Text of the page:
Stimulus Bill Is $825 Billion Pork Bill

Of the $825 billion of what the administration is calling an economic stimulus bill, only $275 billion of it goes towards actual economic stimulus. The rest is merely spending money on projects that generate no stimulus to the economy. Like Rahm Emanual said a short time ago, let’s not miss our chance to advance our agenda during the economic crisis.

Here is his exact quote from the Sunday CBS show Face The Nation, November 9, four days after the election . . .

“Rule one: Never allow a crisis to go to waste,” Mr. Emanuel said in an interview on Sunday. “They are opportunities to do big things.”

And this is exactly what is happening.

No longer are they described as a stimulus. They are described as investments. Which is democrat-speak for big spending programs that advance the party agenda, NOT providing an economic stimulus.

Among those “priority investments” are:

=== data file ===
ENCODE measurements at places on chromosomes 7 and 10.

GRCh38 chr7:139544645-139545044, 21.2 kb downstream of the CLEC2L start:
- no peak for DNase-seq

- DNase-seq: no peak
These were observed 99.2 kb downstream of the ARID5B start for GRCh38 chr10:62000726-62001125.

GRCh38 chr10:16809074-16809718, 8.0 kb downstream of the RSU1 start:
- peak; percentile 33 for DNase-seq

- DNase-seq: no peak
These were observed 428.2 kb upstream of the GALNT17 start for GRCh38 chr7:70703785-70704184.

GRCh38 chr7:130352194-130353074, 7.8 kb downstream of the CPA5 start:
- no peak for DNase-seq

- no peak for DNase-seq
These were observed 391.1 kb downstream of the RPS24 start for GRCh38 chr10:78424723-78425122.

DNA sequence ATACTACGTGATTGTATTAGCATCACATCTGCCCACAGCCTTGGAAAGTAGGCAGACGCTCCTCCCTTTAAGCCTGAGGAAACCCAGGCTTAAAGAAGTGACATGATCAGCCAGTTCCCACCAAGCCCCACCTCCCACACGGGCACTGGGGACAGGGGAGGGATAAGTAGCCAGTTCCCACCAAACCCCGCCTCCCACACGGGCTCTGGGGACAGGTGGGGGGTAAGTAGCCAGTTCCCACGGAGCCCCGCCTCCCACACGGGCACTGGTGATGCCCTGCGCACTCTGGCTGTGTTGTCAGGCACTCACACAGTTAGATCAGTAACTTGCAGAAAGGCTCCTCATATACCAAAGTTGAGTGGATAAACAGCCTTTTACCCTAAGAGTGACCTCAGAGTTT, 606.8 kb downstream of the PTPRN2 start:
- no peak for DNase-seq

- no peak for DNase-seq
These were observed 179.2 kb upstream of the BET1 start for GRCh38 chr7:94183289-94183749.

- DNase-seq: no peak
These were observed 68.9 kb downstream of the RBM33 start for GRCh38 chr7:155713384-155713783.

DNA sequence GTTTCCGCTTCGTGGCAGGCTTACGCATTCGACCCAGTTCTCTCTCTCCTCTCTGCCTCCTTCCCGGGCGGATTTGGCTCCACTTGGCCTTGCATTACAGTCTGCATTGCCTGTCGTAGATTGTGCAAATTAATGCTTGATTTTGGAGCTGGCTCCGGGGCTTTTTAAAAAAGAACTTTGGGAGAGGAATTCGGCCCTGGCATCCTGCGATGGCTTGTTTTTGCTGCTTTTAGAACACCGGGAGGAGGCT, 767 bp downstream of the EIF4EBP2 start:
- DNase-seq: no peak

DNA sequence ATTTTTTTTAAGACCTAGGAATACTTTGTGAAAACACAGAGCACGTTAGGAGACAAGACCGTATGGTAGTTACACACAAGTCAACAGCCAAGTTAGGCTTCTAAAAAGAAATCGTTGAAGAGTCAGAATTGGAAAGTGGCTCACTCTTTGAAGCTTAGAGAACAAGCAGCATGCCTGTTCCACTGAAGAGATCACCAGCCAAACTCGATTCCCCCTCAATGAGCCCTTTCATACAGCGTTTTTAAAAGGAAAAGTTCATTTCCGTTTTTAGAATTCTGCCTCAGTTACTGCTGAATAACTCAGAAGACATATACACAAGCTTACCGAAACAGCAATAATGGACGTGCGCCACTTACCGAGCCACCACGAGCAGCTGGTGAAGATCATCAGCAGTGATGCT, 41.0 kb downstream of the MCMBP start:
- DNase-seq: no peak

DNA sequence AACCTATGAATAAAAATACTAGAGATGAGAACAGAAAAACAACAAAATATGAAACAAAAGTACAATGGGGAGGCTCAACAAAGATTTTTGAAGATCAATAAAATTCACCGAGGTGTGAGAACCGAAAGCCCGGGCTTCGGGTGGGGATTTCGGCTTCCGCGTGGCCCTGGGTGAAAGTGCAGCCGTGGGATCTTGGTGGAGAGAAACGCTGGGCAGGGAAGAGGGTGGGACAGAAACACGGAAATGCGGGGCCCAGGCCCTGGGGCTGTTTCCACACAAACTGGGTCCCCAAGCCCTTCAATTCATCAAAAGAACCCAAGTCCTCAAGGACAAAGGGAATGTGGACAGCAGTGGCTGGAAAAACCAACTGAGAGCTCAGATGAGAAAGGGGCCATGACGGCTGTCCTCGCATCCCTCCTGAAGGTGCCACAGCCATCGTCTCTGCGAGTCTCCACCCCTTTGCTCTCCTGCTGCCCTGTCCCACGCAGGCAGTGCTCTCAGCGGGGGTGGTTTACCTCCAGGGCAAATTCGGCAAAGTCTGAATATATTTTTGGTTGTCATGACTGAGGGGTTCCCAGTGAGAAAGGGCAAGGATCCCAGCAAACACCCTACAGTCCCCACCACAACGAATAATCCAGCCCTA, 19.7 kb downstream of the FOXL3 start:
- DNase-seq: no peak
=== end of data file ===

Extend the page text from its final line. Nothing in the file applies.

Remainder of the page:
— $650 million to help Americans upgrade to digital cable reception after the official transition to digital television transmission on Feb. 17, 2009.

— $44 million to repair and improve the headquarters of the Department of Agriculture in Washington, D.C.

— $276 million to upgrade and modernize information technology at the State Department.

— $3.1 billion to fund “infrastructure projects” on federal land, including $1.8 billion for the National Park Service, $650 million for the U.S. Forest Service, and $300 million for the National Fish Hatcheries.